We didn't want to let September slip away without letting parents know that it is National Whole Grains Month. It is a great reminder to carefully read nutrition labels on store products, and make decisions that increase the amount of heart-healthy grains in your family's snacks and meals.

What Are Whole Grains?

The Mayo Clinic website defines whole grains as those whose bran and germ haven't been removed. Removing those parts of the grain happens in a process known as milling, thus turning a whole grain into a refined one. This process removes precious nutrients and takes away the natural fiber that helps satisfy an appetite.

"Grains that haven't been refined — called whole grains — are even better for you. Whole grains are better sources of fiber and other important nutrients, such as selenium, potassium and magnesium. So whenever you can, choose whole grains over refined grains."

Help Children Choose Whole Grains

Action for Healthy Kids offers this list of tips for ensuring your children get the whole grains they need:

  1. Buy products whose first ingredient is whole grain, such as 'whole-wheat' or 'whole-grain' corn. Other whole grains include oats, barley, wild rice, brown rice, and graham.
  2. Use only 100% whole-grain bread and tortillas for sandwiches and wraps. If hesitant, give whole-grain white bread a try first.
  3. Snack on whole-grain cereal with low-fat/fat-free milk.
  4. Make a whole-grain breakfast burrito by slicing a banana length-wise, then rolling it with yogurt or peanut butter in a whole-grain pancake.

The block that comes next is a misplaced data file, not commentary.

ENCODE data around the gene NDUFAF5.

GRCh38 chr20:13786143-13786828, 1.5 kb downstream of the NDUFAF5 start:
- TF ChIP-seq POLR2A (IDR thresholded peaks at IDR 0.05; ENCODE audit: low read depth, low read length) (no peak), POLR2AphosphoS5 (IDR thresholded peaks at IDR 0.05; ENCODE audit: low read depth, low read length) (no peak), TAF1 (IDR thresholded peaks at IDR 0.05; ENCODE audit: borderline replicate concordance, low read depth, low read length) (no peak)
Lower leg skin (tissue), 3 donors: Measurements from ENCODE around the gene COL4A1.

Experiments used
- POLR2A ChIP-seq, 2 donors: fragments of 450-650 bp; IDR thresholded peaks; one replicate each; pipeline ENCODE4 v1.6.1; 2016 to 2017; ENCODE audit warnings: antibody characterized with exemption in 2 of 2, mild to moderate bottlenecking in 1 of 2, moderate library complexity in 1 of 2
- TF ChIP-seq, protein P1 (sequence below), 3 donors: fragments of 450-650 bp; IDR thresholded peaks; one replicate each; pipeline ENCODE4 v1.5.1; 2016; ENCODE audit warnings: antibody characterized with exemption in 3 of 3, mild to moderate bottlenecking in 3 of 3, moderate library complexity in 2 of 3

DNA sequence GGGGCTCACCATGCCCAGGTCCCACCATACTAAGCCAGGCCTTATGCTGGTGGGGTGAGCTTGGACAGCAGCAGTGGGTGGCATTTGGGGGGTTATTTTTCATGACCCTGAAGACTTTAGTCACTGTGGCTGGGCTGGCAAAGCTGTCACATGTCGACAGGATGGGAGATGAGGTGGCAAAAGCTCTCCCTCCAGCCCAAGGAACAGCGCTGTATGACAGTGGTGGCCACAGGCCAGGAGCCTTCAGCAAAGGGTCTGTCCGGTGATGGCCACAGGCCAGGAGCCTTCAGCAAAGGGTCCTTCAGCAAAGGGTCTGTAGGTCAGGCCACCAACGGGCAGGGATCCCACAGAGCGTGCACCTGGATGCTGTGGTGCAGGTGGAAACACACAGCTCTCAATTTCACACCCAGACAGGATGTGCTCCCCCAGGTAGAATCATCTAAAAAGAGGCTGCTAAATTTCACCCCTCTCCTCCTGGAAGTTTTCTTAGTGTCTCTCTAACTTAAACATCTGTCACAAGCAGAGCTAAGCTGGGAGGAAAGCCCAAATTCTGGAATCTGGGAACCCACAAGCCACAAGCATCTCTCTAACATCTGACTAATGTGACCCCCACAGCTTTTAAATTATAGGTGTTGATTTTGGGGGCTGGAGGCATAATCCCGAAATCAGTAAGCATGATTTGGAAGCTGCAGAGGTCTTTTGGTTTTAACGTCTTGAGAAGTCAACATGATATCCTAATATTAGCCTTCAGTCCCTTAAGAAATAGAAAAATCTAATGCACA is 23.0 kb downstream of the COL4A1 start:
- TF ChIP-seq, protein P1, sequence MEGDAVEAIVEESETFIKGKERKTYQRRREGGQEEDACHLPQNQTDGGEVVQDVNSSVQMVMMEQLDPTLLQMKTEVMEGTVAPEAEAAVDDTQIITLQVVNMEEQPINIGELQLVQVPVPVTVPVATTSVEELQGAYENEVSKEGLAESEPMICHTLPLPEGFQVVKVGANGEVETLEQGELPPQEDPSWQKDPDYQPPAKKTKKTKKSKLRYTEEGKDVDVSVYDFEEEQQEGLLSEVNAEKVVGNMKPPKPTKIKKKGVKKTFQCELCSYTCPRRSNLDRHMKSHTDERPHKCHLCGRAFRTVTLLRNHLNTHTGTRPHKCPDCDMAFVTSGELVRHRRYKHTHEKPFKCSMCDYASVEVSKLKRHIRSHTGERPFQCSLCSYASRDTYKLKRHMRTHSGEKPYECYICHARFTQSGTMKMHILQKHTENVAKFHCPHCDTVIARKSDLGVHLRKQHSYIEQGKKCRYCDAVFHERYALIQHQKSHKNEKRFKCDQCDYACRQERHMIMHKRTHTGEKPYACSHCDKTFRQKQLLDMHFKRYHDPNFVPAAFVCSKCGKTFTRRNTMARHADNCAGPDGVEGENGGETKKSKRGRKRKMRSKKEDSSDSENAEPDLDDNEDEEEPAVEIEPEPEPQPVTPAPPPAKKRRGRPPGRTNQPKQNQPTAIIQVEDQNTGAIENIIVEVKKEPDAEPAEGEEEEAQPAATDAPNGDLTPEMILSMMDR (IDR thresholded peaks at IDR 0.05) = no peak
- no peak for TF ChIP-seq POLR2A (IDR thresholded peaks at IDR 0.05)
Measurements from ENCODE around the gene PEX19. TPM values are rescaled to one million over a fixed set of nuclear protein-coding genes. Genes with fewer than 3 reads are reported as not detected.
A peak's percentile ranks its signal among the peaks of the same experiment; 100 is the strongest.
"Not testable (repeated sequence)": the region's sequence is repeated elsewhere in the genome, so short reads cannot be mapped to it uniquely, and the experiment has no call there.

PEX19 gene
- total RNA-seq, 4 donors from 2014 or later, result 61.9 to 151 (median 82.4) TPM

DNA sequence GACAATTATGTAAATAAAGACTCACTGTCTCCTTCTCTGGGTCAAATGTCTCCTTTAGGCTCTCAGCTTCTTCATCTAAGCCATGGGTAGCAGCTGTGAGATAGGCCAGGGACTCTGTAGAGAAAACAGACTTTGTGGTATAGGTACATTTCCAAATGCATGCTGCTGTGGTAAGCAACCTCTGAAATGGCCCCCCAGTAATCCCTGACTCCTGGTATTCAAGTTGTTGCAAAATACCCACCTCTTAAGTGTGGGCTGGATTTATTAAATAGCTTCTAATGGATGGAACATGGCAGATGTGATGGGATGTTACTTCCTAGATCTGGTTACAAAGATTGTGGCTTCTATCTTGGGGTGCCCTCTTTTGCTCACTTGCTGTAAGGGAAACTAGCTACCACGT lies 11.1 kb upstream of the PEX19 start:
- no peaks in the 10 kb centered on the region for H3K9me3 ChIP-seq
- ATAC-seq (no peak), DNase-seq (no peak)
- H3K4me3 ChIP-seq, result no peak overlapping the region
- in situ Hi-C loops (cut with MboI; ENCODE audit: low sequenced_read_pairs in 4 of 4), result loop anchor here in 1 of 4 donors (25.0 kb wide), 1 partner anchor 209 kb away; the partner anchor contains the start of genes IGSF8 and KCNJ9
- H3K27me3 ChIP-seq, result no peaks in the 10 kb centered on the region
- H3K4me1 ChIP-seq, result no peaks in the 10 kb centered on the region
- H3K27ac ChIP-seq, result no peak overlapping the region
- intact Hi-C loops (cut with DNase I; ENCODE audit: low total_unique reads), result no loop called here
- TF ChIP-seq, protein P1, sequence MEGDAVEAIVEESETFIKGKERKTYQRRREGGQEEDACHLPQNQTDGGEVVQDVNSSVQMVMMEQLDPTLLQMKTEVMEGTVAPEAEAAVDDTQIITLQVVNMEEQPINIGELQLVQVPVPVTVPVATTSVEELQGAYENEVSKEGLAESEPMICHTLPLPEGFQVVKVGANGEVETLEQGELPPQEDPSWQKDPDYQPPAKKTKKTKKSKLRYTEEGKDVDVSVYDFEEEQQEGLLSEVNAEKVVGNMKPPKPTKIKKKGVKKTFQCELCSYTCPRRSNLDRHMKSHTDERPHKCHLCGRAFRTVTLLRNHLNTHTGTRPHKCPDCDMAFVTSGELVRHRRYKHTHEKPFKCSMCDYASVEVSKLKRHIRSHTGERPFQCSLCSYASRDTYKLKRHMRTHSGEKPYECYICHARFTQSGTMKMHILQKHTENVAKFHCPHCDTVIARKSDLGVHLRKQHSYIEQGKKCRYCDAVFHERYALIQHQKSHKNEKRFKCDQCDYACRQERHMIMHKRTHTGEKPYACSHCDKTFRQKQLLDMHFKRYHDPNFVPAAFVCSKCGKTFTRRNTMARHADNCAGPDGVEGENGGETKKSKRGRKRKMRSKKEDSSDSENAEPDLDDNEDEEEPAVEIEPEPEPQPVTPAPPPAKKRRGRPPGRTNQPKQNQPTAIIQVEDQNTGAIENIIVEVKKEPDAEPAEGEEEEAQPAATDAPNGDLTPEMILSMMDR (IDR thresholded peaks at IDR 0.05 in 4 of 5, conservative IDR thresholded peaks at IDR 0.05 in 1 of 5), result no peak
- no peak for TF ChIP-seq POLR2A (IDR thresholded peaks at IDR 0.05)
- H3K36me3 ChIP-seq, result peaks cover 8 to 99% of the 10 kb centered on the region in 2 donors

5. Top low-fat yogurt with a generous sprinkling of oats, or layer with yogurt, oats, and strawberries to make a fun parfait.
  6. Snack on baked tortilla chips with chunky salsa — the corn is whole-grain! Add a sprinkle of shredded cheese for a nutritionally-sound treat.
  7. Fill whole-grain pita bread with your favorite lunch meat and vegetables, or with hummus and cucumbers. Cut the pita into triangles and bake in the oven for easy pita chips.
  8. Choose whole-wheat crust for pizza.
  9. Make pasta salad using whole-grain pasta. If a gradual transition is needed, mix whole-grain pasta with regular pasta, increasing the whole-grain proportion over time.
  10. Experiment with lesser-known whole grains, such as amaranth, barley, or protein-packed quinoa. Perhaps you'll find a new family favorite!

See? Parents, it is not as difficult as you think. Pizza, peanut butter snacks, tortilla chips, and burritos all made the list! Teach your children to make healthy choices with the foods they already love, and they will be more likely to follow through.